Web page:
NEXTEL COMMUNICATIONS 7.375000 08/01/2015 3.52 %
ALLY FINANCIAL INC 8.3 2/12/2015 3.27 %
CHS/COMMUNITY HEALTH SYS 8.875000 07/15/2015 2.86 %
NOVELIS INC/GA 8.750% 12/15/2020 DD 12/17/10 2.74 %
FORD MOTOR CREDIT CO LLC 7.000% 04/15/2015 DD 04/09/10 2.69 %
CONSOL ENERGY INC 8.250000 04/01/2020 2.46 %
ARAMARK CORP 8.500% 02/01/2015 DD 08/01/07 2.43 %
FORD MOTOR CREDIT CO LLC 5.625000 09/15/2015 2.37 %
CHESAPEAKE ENERGY CORP 9.5000% 2/15/2015 2.28 %
CIT GROUP INC 7.000000% 05/04/2015 2.25 %

Sector Exposure:

Financial 23.50 %
Communications 14.34 %
Consumer, Non-cyclical 13.96 %
Energy 12.38 %
Consumer, Cyclical 12.17 %
Basic Materials 7.46 %
Industrial 7.08 %
Technology 3.71 %
Utilities 3.47 %
ETF 1.47 %
Diversified 0.45 %

BulletShares 2017 Corporate (BSCH) $21.65, 3.4% yield

$150 million AUM,135 securities, 5.5 average years to maturity, weighted average coupon 5.8%, weighted average bond price $110.25, NAV $21.42, 50% of portfolio A-, A or A+ S&P Credit Rating and weighted average accretive rating A2. Expense ratios 0.24%.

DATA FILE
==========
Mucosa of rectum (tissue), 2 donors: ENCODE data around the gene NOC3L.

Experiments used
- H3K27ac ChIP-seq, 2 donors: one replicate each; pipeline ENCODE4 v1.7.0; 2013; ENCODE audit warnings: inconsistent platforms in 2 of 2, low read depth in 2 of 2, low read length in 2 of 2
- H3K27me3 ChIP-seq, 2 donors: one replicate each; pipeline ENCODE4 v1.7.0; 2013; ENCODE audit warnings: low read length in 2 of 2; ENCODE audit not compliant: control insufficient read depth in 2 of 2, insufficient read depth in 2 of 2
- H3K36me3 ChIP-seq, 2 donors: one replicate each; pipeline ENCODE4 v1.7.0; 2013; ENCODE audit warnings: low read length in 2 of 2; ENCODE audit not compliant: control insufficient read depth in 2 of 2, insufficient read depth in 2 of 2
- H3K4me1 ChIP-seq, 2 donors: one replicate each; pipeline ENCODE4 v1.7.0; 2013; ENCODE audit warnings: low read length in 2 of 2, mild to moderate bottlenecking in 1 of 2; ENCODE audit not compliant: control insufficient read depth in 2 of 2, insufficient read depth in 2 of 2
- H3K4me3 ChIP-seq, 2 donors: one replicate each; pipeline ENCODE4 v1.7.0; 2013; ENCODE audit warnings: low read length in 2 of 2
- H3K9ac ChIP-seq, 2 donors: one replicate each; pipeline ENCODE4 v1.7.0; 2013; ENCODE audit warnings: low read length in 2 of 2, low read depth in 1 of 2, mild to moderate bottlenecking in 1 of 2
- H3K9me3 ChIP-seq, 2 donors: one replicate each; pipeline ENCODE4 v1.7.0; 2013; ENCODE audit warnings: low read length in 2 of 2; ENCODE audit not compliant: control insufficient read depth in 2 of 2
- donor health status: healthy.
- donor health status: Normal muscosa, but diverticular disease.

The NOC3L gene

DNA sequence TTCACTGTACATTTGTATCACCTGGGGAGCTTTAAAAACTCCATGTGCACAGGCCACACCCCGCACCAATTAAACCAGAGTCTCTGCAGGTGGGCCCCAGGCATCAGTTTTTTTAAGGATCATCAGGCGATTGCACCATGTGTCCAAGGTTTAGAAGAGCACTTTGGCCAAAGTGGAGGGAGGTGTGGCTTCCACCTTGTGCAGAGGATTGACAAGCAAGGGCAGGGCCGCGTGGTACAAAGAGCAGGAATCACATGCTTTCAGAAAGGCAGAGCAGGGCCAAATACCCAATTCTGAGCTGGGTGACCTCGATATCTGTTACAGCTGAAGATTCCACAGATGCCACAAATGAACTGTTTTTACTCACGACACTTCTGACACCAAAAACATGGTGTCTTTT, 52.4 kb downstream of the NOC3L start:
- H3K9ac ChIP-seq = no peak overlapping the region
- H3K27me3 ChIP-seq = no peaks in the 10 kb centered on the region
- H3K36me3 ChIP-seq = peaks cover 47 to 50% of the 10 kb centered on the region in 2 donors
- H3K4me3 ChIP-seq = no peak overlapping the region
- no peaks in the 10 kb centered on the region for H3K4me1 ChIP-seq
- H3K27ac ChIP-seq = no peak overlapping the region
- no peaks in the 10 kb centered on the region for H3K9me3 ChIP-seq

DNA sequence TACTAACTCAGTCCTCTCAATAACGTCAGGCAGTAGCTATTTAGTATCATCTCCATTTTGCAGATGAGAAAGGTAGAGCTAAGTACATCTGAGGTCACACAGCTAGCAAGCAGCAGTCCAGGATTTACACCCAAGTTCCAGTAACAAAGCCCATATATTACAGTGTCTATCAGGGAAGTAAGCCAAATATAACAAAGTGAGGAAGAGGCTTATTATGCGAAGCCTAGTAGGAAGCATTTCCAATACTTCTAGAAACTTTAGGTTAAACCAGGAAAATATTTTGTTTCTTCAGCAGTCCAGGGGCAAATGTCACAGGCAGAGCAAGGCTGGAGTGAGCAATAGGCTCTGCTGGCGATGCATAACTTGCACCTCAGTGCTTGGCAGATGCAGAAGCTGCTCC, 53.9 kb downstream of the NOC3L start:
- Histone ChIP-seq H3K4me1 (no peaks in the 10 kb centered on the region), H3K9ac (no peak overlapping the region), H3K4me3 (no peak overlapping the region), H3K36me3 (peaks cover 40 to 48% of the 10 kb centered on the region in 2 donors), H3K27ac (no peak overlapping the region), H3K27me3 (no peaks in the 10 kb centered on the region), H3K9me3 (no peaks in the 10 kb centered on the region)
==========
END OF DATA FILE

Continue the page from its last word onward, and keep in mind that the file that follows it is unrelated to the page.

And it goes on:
Top holdings:

GEN ELECTRIC CO 5.25 12/06/2017 2.92 %
CITIGROUP INC 6.125 11/21/2017 2.87 %
WELLS FARGO CO 5.625 12/11/2017 2.49 %
DEUTSCHE BK 6% 09/01/17 2.47 %
MORGAN STANLEY 5.95 12/28/2017 2.10 %
IBM CORP 5.7 09/14/17 1.71 %
GEN ELEC CAP CRP 5.625 09/15/2017 1.67 %
GOLDMAN SACHS GP 6.25 09/01/2017 1.66 %
TIME WARNER CABL 5.85 5/1/2017 1.64 %
BEAR STEARNS CO 6.4 10/02/2017 1.58 %

Sector Exposure:

Financial 50.60 %
Consumer, Non-cyclical 13.97 %
Energy 8.23 %
Communications 7.57 %
Consumer, Cyclical 5.85 %
Industrial 5.79 %
Technology 4.09 %
Basic Materials 2.37 %
Utilities 1.53 %

A few interesting facts materialize from this review. The first is that the Corporate portfolio holdings have more exposure to the financial sector than the High Yield portfolio. The High Yield portfolio is also more diversified by industrial sector. Based on your prognosis for the financial sector over the next few years, a heavy overweighting in financials may or may not be an attractive mix.